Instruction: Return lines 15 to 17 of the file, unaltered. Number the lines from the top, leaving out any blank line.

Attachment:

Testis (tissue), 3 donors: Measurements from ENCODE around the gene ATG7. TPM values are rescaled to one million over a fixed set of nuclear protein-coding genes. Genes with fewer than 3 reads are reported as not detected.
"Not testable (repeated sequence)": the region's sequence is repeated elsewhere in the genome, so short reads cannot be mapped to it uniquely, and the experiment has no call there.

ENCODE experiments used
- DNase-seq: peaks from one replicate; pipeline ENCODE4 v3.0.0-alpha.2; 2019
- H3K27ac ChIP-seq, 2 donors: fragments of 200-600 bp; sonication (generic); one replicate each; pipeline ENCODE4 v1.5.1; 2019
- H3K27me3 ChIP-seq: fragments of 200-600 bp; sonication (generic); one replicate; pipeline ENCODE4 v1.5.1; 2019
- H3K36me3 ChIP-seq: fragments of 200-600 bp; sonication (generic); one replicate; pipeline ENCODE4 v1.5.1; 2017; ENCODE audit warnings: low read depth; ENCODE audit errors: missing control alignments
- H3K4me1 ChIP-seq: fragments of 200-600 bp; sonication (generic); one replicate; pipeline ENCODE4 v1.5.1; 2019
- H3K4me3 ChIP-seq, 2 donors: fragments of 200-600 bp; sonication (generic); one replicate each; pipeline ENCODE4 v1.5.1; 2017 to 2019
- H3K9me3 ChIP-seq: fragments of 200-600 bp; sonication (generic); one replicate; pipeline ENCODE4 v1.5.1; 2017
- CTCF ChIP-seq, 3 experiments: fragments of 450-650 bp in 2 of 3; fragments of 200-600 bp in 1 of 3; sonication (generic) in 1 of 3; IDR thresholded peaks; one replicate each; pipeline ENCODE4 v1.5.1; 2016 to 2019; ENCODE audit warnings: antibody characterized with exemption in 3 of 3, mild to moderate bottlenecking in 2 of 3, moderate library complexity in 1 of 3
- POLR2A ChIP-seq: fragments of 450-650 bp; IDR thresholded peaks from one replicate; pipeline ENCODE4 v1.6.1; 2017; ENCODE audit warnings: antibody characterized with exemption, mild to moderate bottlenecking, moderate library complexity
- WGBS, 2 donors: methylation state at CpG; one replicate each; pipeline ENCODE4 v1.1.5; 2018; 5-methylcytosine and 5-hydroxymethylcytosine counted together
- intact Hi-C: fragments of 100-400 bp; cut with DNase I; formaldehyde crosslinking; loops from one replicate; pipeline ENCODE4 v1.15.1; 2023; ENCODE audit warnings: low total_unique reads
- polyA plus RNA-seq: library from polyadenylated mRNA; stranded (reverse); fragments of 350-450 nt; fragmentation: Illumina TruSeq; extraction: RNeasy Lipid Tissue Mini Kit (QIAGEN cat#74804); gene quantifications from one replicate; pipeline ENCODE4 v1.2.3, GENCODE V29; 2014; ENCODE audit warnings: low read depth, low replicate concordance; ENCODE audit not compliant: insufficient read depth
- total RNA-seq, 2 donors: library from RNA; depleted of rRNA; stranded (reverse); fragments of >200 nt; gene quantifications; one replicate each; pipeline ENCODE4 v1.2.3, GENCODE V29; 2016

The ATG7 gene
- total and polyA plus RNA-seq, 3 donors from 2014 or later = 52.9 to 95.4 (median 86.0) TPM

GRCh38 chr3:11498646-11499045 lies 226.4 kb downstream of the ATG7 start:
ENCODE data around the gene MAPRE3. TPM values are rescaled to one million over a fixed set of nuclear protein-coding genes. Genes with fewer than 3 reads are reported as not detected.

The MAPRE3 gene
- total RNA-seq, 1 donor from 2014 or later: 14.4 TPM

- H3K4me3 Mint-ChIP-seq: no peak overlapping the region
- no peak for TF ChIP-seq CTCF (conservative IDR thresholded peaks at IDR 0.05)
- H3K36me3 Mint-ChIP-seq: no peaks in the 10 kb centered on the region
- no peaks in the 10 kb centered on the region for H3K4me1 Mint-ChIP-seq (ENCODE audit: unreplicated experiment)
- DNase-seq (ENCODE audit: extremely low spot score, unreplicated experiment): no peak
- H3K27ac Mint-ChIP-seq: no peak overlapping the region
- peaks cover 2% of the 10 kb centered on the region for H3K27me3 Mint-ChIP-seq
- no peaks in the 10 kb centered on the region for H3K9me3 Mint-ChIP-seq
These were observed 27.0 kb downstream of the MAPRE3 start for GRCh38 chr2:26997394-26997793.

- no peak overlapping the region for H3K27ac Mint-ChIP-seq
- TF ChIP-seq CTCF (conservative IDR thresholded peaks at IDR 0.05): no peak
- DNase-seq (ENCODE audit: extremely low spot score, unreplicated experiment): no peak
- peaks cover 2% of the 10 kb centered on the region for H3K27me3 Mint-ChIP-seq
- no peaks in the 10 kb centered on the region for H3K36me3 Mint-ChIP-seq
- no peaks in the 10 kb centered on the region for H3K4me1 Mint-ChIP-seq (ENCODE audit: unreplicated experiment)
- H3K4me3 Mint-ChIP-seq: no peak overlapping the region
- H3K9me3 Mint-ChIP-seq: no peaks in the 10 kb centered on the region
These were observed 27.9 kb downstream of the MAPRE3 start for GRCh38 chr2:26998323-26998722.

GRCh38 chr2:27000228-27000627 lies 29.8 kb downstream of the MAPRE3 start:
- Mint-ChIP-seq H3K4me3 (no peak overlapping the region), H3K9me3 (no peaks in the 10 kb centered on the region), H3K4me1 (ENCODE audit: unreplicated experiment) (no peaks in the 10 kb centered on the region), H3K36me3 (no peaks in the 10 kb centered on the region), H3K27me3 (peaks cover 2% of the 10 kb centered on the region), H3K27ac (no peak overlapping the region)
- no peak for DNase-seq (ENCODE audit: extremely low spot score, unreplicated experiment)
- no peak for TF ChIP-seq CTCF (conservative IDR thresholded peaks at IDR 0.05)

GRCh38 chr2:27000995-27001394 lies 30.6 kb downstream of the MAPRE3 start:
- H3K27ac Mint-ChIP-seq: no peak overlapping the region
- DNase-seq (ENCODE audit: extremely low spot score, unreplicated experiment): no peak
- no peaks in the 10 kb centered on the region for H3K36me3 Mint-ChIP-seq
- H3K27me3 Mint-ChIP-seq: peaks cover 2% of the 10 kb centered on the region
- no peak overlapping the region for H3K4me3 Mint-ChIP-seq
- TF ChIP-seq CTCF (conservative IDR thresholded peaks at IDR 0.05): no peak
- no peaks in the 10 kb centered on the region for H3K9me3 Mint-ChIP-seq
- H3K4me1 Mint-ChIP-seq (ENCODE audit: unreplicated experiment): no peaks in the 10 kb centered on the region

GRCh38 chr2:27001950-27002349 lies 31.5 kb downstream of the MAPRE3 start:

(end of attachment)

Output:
- polyA plus RNA-seq: library from polyadenylated mRNA; stranded (reverse); fragments of 350-450 nt; fragmentation: Illumina TruSeq; extraction: RNeasy Lipid Tissue Mini Kit (QIAGEN cat#74804); gene quantifications from one replicate; pipeline ENCODE4 v1.2.3, GENCODE V29; 2014; ENCODE audit warnings: low read depth, low replicate concordance; ENCODE audit not compliant: insufficient read depth
- total RNA-seq, 2 donors: library from RNA; depleted of rRNA; stranded (reverse); fragments of >200 nt; gene quantifications; one replicate each; pipeline ENCODE4 v1.2.3, GENCODE V29; 2016

The ATG7 gene